Mixing Business with Pleasure; The Truth Might Set You Free
Dear Dr. Hurd,
My partner and I love Rehoboth and never miss your column. We recently started a business together and it has changed our relationship. The stresses and conflicts have transferred into our home life, and our affection for one another has taken a back seat to our disagreements. We want our life back, but the business is already rather successful and we depend on it. Is it going to be just one or the other? Help!
Dr. Hurd replies,
Few things are more difficult than launching your own business. I applaud your efforts, but the toll on your relationship speaks for itself. It’s no longer business as usual—for your relationship, that is. In the past, you probably took your “alone time” for granted, but you can no longer do that. You’ve got to actually carve out time for yourselves, i.e., time together where you agree to not discuss business. The key isn’t what you do with this time as much as what you don’t do with it. Go out and enjoy something special or just stay home and hang out. But don’t talk business! Being your own boss is a 24/7 proposition, and if you don’t separate those matters from personal ones, they will slowly devour your personal life. Just ask anyone with a family-owned restaurant.
This is not unlike when people have children. Couples with children often find they must carve out a “date night,” i.e., anything not involving the child. The demands of a fledgling business are not all that different from a child. But you still have to set aside time for the sake of your relationship.
You mentioned that your venture is succeeding. Why don’t you take a moment and congratulate each other on your success? Something is working, and while it hasn’t come without a cost, wouldn’t you say it’s worth it? The next step is for you and your partner to delegate some of the work to an employee, or whoever is appropriate. Perhaps your cry for help is an indicator that your business is—happily—experiencing the growing pains of success.
Dear Dr. Hurd,
I’ll put it bluntly. I cheated on my partner of almost 20 years. We were at a party, one thing led to another and…it happened. It’s the first time. Yes, it was fun, but now I’m wracked with guilt. He has no idea it happened, and I know if I tell him it will break his heart. But I also know I’ll feel infinitely better if I tell him, no matter what his reaction. He has noticed my stress, but he thinks it’s just about work, etc. In retrospect, I don’t think the 45 minutes of clandestine fun was worth this anxiety. But what’s done is done.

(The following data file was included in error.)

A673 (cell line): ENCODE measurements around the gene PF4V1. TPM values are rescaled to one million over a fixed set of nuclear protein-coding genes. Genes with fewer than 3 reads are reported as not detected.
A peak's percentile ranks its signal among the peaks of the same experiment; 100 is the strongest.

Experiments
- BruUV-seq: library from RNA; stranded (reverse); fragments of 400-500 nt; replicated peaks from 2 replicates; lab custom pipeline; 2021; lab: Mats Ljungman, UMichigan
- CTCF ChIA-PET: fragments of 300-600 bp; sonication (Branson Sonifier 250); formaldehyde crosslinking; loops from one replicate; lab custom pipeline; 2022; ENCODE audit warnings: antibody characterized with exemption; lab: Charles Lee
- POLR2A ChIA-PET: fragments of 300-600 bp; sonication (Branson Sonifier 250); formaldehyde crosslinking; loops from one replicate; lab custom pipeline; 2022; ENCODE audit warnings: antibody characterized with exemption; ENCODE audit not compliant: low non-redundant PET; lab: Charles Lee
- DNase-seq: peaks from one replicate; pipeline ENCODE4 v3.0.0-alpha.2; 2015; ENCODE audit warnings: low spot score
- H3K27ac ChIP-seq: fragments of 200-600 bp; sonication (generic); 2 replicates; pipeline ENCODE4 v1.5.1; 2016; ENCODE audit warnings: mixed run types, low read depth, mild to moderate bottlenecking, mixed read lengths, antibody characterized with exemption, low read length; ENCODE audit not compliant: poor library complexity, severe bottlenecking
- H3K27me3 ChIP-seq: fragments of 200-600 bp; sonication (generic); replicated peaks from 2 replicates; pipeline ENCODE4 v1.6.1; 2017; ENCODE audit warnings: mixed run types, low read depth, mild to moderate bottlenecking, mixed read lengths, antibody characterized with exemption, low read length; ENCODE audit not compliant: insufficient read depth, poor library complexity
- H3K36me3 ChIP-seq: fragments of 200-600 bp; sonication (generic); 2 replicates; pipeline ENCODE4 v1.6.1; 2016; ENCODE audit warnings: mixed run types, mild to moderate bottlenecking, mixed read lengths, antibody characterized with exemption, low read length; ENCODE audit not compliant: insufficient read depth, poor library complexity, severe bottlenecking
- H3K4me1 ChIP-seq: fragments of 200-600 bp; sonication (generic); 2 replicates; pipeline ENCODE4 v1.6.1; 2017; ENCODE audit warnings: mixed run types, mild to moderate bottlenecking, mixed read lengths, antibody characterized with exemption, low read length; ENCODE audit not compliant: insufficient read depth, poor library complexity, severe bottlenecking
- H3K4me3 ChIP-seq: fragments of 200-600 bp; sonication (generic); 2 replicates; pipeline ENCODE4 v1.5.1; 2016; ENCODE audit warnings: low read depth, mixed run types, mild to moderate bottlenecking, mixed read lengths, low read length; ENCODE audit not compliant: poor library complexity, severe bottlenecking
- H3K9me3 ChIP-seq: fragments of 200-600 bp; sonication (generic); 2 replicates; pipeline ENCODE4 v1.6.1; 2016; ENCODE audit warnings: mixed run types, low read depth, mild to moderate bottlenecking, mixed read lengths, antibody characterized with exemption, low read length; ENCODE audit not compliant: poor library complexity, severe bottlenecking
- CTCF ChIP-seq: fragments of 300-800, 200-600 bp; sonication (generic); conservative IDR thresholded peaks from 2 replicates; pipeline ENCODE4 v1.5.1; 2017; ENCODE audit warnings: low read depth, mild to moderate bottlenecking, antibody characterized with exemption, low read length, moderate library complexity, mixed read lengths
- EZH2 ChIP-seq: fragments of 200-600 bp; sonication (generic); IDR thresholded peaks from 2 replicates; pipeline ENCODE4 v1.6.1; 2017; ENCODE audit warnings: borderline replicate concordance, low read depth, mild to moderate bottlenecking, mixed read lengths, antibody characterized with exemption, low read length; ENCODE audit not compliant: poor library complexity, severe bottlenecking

Dr. Hurd replies,
I know the knee-jerk conventional wisdom is, “Telling him the truth will be good for you, but it won’t be good for him. So don’t tell him.”
I don’t buy that. For one thing, the truth is rarely, if ever, your enemy. The truth can hurt, but isn’t it better to know than not to know? I realize some will deny that, but my answer has always been “yes.” I guess each of us must decide for ourselves.
But that’s not even the main issue here. You’re already subconsciously telling your partner that something’s going on. You said, “He has noticed my stress….” He knows something is up. Sooner or later he’s going to ask you. Then what are you going to do? Tell him a lie? Once you do that, you’ll have to pile on more lies to conceal the first one. And you’re going to feel even worse than you do now.
Given how guilty you feel, sooner or later the truth will come out. If it doesn’t come from you, it could come from someone else (especially in a small town). At that point, your partner will have two difficulties. First, you had an indiscretion with another guy. Second, you lied to him about it with a convoluted patchwork of untruths until the whole ugly mess blew up. He’s going to hurt as much or more about that than he will over the original episode.
I realize you don’t want to confront his reaction. Who would? But maybe what you really don’t want to confront is why you did it. Was it really a rash indiscretion, or is it indicative of something else you don’t wish to face? Perhaps you think this relationship is no longer for you, and this was a symptom of your ambivalence. Or maybe it really was just a dumb and impulsive thing that has made you even more aware of how important he is to you.
After his initial reaction, your partner will want answers to those same questions, as you undoubtedly would in his position. So you owe it to yourself to answer them to yourself first. Spend some time on that, get your feelings in order, and I think you’ll find it will be a little less difficult to finally admit the truth.
Michael J. Hurd, Ph.D., LCSW is a psychotherapist and author. His office may be reached at 302-227-2829. Email Dr Hurd